|Publication number||US5567468 A|
|Application number||US 08/322,008|
|Publication date||Oct 22, 1996|
|Filing date||Oct 11, 1994|
|Priority date||Oct 11, 1994|
|Publication number||08322008, 322008, US 5567468 A, US 5567468A, US-A-5567468, US5567468 A, US5567468A|
|Inventors||John M. Lucas|
|Original Assignee||Schonbek Worldwide Lighting Inc.|
|Export Citation||BiBTeX, EndNote, RefMan|
|Patent Citations (4), Non-Patent Citations (12), Referenced by (16), Classifications (10), Legal Events (6)|
|External Links: USPTO, USPTO Assignment, Espacenet|
The present invention relates generally to an improved method and apparatus for applying powder coating materials to surfaces of objects.
The use of powder coating processes and materials for sealing and coloring of finished surfaces has become increasingly popular in recent years. Powder coating offers several advantages over conventional painting and dipping techniques in which a solvent-borne paint, lacquer, epoxy or other coating is applied to a surface. Unlike these solvent-based coatings, powder coating is a dry process in which no volatile solvent is utilized. Thus, no potentially harmful solvents are released into the environment or work place by powder coating. Additionally, improved control over the application of coating materials is possible in powder coating, since the coating materials are attracted to the object being coated. The nature of this attraction is explained in detail below. Finally, solvent-based coating systems waste substantial quantities of material due to overspray and adhesion of coatings to paint cans, spraying equipment and other vessels. Conversely, powder coating materials are almost entirely transferred from storage vessel to the object. Furthermore, oversprayed materials in powder coating can, potentially, be retrieved for reuse with proper handling.
Powder coating is an electrostatic process that generally entails the charging of particulate coating materials. These materials typically comprise thermoset plastic compounds that fuse together upon application of heat. The electrically charged particles of material are transferred from the end of a gun to the object to be coated. The object is typically a metal object that is grounded so that it is neutrally charged. The charged particles adhere to the surface of the object in a relatively even layer that is between 1 to approximately 4 or 5 thousandths of an inch (mils) in thickness. Once coated, the loose particles on the surface of the object must be cured to permanently adhere to the surface of the object. The object is transferred to an oven, where it is baked. The baking process causes the particles to fuse to each other and to the underlying surface. The resulting coating is exceptionally strong and resilient and resists most forms of environmental and chemical corrosion.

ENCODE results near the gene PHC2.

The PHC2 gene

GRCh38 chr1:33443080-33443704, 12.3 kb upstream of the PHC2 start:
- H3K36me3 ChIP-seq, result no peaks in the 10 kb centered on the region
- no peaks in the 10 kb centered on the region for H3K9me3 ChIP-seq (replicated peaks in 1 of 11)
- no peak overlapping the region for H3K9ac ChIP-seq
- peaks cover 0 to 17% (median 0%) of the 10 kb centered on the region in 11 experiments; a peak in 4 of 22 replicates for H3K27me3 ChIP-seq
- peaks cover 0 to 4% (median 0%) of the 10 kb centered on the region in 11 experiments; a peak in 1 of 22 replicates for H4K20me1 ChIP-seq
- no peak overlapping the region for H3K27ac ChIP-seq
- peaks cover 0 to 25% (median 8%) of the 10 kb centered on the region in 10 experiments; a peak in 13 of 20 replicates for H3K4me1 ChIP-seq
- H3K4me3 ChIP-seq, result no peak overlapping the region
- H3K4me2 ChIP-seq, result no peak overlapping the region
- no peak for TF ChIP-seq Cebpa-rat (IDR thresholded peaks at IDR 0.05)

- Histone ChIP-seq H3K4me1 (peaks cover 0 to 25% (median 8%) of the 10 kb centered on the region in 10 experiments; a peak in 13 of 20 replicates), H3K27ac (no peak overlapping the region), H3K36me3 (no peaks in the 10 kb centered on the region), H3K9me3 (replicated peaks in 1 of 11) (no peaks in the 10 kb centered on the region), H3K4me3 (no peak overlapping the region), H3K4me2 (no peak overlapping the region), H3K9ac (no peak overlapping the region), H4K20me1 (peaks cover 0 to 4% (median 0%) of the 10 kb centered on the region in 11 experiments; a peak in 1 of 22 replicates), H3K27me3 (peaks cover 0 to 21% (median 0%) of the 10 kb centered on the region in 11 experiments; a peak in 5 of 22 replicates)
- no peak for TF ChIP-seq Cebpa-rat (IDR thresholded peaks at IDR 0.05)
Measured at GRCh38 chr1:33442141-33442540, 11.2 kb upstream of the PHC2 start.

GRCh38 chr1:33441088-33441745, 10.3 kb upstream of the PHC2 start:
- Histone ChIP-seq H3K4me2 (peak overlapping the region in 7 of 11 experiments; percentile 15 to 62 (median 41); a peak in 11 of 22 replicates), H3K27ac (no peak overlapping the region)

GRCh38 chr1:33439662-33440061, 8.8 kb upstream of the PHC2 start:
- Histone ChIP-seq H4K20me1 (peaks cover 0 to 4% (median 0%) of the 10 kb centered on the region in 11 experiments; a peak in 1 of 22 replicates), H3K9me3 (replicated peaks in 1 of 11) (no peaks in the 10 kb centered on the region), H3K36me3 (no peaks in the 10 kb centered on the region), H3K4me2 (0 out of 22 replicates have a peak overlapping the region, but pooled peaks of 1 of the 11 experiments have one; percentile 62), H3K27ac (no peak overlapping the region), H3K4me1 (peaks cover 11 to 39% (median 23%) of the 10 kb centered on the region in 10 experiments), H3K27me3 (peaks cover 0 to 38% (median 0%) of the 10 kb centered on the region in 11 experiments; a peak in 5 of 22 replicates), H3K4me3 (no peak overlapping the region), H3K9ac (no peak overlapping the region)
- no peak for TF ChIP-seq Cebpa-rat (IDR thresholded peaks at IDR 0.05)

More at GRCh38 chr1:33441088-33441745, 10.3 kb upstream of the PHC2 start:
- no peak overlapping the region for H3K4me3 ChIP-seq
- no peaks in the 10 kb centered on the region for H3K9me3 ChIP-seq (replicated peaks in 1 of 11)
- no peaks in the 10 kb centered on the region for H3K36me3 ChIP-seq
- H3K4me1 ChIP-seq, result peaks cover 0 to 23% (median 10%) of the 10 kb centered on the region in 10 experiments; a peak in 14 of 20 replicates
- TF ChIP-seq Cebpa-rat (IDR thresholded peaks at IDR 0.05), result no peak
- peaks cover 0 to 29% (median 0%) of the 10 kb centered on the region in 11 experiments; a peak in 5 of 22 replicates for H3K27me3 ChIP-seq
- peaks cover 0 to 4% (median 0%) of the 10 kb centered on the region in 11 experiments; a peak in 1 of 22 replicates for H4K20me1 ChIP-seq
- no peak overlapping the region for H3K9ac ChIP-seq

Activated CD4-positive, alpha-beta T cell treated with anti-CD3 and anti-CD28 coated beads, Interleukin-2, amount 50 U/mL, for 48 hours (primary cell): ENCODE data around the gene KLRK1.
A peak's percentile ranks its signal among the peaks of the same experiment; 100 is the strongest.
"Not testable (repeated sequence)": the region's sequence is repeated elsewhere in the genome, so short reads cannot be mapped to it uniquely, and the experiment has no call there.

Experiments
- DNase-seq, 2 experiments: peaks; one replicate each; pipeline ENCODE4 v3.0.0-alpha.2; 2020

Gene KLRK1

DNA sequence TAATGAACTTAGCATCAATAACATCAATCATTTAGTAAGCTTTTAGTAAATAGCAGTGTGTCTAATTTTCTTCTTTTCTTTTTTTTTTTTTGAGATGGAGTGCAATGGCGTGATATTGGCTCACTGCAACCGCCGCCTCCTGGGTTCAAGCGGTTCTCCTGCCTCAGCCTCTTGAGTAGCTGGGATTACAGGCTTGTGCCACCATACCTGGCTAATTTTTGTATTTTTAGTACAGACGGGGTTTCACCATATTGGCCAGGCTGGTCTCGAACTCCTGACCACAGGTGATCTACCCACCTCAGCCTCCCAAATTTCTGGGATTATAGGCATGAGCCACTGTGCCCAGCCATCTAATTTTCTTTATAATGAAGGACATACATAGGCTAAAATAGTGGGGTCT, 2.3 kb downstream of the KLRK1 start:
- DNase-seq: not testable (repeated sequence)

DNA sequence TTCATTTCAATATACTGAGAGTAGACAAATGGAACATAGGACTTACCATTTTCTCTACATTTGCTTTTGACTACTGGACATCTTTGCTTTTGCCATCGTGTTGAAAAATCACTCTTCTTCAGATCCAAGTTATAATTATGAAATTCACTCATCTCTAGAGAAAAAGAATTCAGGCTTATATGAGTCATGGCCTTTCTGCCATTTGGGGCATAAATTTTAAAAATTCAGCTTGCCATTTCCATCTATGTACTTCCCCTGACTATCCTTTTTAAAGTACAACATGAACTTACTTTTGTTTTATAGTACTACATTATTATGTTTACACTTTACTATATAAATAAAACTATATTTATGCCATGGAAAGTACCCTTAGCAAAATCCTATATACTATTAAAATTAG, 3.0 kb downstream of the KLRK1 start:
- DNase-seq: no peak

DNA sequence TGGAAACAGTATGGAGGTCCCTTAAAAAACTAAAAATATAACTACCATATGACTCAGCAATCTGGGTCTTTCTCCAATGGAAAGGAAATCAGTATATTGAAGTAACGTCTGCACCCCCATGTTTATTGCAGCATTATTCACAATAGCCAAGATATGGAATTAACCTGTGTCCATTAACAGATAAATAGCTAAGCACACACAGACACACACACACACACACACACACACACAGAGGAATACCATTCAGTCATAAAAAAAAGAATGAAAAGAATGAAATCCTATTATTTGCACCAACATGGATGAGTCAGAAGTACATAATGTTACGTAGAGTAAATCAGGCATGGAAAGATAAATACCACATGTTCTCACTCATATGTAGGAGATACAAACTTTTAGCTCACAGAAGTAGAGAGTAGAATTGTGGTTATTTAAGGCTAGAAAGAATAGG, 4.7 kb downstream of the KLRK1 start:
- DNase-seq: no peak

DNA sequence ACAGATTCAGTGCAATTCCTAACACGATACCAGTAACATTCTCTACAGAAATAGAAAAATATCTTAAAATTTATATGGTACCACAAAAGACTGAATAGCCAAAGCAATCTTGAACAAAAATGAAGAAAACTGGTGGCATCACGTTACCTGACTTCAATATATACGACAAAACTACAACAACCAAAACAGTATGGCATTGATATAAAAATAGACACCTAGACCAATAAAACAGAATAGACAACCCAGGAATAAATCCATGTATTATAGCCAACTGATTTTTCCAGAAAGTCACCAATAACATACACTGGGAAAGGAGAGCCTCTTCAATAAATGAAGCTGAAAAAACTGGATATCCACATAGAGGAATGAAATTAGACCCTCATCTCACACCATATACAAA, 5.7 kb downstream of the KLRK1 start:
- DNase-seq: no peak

Powder coating can produce a variety of surface finishes by this process, including shiny, dull, metallic or reflective surfaces. Thus, powder coating is a highly versatile process that can be applied to a myriad of diverse products ranging from aerospace components to chandelier parts.
Two basic methods, and their corresponding devices, are currently utilized for applying powder coating materials. The first process, known as the "Corona" process, which is detailed in FIG. 1 (described below), involves the use of an electron gun tip that generates a corona of electrons that negatively charge the powder coat particles by attaching electrons to surrounding air molecules. The negatively-charged particles are directed to the surface of the object and adhere in layers to the object. The particles are attracted to the metallic surface and tend to build up on layers upon the surface over substantially the entire surface area of the object. As the particles build, the distance from the metallic surface to the particles becomes greater causing the attractive forces between the upper layer particles and the metallic object surface to decrease. When the attractive forces are outweighed by the interparticle repulsive forces, further build-up is typically prevented. At this point, the surface will not accept further particles of powder particles and any additional particles tend to fall loosely from the surface.